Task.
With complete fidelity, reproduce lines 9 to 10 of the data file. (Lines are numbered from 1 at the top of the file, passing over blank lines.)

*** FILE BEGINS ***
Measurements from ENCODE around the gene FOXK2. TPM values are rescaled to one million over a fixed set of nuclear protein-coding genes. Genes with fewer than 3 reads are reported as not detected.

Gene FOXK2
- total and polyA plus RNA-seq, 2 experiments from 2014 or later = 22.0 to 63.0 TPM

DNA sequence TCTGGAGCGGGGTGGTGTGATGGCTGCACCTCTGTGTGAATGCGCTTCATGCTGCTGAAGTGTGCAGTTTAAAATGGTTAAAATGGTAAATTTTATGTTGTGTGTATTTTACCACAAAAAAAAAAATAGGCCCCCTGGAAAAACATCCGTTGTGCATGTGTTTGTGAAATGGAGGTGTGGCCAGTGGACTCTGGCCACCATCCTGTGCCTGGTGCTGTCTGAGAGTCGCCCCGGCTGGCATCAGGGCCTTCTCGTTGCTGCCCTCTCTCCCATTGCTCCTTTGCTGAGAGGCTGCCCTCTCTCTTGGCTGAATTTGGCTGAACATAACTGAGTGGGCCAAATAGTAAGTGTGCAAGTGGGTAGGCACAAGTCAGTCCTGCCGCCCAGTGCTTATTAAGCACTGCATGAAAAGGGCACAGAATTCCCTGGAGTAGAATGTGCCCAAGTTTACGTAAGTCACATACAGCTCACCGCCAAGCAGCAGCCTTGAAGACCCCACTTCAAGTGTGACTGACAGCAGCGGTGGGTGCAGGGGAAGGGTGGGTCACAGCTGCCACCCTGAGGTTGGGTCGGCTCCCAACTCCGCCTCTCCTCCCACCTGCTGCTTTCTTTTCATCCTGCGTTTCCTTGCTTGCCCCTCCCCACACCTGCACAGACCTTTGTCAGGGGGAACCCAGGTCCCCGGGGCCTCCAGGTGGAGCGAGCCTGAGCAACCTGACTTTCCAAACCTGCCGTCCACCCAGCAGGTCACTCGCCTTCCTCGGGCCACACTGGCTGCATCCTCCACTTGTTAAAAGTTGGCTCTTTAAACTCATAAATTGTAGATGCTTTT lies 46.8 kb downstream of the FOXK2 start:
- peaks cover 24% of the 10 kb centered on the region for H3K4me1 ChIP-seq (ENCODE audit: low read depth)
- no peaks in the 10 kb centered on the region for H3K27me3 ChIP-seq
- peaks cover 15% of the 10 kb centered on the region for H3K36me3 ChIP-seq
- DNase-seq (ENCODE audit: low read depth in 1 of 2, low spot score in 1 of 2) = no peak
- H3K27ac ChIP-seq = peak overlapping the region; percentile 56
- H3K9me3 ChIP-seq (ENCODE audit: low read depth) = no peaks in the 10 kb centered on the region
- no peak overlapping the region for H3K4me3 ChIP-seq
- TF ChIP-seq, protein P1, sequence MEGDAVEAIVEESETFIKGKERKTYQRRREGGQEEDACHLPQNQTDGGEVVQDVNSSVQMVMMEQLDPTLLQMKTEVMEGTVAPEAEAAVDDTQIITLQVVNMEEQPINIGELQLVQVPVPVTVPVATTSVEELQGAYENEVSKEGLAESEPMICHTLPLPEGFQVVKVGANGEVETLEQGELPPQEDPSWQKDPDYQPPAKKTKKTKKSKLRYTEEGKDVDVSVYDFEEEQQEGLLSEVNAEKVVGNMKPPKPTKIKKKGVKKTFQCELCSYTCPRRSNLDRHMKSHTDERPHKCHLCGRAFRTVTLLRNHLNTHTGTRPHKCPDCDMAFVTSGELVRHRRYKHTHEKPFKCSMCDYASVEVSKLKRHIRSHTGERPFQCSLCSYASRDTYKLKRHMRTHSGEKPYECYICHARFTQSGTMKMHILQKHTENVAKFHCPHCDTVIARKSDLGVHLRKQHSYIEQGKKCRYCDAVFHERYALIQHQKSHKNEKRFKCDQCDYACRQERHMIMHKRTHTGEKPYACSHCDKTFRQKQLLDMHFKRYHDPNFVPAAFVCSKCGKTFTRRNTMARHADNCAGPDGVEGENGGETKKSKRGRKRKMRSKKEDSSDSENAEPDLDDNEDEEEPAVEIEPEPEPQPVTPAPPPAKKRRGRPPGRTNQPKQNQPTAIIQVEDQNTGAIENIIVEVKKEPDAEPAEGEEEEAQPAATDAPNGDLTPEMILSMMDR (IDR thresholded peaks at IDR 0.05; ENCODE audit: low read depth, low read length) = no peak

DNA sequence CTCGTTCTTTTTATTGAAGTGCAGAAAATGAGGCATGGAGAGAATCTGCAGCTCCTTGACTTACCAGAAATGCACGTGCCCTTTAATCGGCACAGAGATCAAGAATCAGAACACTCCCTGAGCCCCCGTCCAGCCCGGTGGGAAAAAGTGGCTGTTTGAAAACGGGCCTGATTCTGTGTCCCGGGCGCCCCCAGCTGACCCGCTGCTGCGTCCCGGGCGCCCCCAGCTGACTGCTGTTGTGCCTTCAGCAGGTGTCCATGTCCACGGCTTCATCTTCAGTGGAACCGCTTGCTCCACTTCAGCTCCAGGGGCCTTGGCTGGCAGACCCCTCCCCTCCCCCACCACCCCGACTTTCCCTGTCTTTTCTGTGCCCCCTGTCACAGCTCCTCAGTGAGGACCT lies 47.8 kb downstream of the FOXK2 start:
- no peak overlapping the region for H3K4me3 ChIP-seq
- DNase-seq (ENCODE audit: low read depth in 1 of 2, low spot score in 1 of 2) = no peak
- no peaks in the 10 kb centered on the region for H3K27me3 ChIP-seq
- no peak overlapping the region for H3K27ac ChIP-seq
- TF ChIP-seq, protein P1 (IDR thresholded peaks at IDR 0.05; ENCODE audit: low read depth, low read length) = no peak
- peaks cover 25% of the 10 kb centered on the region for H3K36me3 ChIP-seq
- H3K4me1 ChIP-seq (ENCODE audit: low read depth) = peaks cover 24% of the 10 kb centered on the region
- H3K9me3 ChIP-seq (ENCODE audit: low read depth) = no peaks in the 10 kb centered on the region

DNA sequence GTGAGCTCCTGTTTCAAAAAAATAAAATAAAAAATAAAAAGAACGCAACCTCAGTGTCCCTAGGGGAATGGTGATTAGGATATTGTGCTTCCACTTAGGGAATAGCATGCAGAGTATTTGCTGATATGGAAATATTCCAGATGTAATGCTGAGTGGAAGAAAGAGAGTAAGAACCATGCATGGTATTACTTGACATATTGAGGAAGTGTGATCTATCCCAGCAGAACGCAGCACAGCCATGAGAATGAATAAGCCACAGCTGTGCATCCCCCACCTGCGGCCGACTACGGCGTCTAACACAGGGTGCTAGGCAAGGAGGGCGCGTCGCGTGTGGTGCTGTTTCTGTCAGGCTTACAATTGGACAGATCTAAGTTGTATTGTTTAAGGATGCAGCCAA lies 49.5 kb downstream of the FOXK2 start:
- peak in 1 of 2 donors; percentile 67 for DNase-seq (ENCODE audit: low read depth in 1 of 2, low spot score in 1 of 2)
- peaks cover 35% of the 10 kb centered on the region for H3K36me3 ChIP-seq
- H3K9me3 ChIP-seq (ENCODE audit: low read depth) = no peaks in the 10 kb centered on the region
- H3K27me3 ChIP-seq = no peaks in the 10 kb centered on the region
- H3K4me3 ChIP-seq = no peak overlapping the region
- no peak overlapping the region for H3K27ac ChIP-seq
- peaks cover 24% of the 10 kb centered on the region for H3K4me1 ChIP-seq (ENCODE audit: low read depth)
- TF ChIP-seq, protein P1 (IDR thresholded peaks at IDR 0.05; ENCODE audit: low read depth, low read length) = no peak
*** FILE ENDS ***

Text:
- H3K27ac ChIP-seq = peak overlapping the region; percentile 56
- H3K9me3 ChIP-seq (ENCODE audit: low read depth) = no peaks in the 10 kb centered on the region